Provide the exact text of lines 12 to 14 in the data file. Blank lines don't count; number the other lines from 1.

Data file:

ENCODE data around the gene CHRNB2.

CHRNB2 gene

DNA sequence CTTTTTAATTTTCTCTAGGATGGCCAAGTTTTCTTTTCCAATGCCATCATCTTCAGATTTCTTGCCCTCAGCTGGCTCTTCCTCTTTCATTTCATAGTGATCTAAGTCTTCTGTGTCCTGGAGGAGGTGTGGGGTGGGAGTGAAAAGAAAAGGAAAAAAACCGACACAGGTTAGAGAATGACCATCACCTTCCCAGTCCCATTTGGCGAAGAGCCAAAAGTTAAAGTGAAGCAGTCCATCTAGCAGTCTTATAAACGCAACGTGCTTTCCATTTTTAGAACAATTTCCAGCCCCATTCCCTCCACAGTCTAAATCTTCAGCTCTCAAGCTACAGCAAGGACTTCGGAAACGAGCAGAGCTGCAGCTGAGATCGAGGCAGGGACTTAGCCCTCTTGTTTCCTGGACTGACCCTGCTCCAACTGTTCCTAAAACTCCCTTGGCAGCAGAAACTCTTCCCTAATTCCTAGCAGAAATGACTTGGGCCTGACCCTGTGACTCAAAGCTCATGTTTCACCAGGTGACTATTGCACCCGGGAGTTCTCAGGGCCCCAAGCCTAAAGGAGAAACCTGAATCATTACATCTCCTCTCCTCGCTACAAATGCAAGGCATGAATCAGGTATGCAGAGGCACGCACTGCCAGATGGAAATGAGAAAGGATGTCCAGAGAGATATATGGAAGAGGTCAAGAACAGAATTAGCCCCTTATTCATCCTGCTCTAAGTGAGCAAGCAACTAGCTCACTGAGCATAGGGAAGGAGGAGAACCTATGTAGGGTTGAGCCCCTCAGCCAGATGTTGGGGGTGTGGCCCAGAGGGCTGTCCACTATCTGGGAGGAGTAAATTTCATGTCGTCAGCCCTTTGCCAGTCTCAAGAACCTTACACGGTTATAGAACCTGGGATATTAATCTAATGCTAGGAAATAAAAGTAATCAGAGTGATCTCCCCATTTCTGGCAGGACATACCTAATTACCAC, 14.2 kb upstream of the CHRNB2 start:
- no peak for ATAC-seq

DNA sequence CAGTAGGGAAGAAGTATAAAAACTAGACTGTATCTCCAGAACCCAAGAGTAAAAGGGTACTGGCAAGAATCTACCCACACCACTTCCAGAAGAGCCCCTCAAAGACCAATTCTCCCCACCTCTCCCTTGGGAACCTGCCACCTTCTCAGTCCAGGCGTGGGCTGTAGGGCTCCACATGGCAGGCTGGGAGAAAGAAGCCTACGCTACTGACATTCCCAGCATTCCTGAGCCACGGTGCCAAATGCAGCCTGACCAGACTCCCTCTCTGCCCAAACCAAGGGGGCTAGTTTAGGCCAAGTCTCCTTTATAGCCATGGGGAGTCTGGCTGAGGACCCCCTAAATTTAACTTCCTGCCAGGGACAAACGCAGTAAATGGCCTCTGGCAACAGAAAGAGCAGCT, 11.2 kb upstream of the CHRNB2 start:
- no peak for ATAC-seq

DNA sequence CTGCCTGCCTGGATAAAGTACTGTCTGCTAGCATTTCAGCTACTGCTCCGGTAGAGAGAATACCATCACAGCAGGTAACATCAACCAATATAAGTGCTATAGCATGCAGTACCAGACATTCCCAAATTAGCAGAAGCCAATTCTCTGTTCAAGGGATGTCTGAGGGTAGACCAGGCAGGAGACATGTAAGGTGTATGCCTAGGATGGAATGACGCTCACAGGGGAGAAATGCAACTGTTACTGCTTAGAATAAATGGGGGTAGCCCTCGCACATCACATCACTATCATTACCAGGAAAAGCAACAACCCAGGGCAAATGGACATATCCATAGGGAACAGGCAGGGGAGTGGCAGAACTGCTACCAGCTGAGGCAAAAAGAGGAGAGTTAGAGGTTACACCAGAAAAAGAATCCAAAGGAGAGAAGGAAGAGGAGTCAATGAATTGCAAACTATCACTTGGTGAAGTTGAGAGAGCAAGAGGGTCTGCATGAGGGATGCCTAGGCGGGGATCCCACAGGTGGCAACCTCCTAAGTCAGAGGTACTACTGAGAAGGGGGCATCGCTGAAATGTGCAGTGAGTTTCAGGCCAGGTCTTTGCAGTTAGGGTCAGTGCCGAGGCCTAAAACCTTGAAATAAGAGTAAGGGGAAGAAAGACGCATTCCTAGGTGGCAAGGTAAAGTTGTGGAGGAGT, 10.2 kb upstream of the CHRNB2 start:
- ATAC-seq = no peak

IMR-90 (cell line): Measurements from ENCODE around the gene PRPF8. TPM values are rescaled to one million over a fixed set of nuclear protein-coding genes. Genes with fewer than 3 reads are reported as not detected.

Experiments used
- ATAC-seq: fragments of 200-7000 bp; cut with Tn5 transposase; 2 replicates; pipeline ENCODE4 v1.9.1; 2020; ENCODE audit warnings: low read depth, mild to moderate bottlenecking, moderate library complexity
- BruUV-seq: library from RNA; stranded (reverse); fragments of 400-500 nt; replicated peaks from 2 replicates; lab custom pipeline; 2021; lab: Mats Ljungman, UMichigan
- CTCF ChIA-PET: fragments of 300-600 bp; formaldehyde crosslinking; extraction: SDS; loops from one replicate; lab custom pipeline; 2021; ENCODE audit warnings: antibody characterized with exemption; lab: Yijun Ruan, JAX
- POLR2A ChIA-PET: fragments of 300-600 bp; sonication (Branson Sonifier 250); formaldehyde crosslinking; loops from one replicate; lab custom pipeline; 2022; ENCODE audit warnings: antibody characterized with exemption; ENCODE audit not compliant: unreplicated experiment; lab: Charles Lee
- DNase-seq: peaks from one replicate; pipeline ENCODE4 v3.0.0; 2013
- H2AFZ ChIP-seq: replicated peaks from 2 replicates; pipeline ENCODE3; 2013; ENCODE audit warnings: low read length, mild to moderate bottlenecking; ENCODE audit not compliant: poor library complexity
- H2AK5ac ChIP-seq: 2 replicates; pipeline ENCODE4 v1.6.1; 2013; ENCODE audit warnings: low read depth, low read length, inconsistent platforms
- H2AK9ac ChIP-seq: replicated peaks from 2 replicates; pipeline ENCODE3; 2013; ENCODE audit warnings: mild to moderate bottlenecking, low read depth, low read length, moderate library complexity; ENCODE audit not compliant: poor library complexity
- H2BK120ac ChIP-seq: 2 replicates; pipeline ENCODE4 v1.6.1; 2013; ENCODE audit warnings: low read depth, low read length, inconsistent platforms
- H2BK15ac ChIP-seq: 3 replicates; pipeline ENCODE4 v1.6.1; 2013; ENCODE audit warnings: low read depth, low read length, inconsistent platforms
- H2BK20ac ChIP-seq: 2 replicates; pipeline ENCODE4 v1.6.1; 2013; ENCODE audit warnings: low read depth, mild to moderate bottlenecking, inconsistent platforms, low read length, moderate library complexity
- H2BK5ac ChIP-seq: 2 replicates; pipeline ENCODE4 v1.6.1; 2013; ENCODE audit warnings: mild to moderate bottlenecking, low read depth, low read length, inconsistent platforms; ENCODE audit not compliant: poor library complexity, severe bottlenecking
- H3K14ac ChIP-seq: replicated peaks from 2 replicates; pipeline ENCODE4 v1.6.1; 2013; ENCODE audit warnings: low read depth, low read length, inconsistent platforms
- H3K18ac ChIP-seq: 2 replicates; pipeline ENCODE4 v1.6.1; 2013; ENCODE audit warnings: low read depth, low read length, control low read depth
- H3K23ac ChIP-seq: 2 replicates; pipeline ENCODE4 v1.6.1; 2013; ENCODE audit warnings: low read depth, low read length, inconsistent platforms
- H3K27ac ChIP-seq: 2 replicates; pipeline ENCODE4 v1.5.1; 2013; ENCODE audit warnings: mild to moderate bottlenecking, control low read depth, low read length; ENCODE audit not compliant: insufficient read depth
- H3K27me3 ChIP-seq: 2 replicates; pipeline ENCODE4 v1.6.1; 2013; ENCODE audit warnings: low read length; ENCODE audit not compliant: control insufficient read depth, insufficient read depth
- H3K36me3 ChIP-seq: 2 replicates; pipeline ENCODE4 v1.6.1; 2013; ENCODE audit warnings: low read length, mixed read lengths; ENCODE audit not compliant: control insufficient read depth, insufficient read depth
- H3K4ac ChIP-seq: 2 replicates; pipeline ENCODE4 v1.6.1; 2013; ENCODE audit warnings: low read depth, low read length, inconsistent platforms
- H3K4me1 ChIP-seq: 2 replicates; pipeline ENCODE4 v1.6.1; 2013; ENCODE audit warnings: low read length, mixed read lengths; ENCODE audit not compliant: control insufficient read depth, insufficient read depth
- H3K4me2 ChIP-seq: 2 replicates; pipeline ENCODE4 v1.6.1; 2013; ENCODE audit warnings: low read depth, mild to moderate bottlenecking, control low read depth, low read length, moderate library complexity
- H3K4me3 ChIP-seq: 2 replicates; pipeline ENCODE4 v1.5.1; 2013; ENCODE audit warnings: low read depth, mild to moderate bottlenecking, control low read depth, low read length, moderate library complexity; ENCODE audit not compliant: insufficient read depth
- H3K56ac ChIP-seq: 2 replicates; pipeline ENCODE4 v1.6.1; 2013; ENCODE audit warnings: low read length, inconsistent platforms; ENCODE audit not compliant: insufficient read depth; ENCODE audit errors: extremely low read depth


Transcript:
- BruUV-seq: library from RNA; stranded (reverse); fragments of 400-500 nt; replicated peaks from 2 replicates; lab custom pipeline; 2021; lab: Mats Ljungman, UMichigan
- CTCF ChIA-PET: fragments of 300-600 bp; formaldehyde crosslinking; extraction: SDS; loops from one replicate; lab custom pipeline; 2021; ENCODE audit warnings: antibody characterized with exemption; lab: Yijun Ruan, JAX
- POLR2A ChIA-PET: fragments of 300-600 bp; sonication (Branson Sonifier 250); formaldehyde crosslinking; loops from one replicate; lab custom pipeline; 2022; ENCODE audit warnings: antibody characterized with exemption; ENCODE audit not compliant: unreplicated experiment; lab: Charles Lee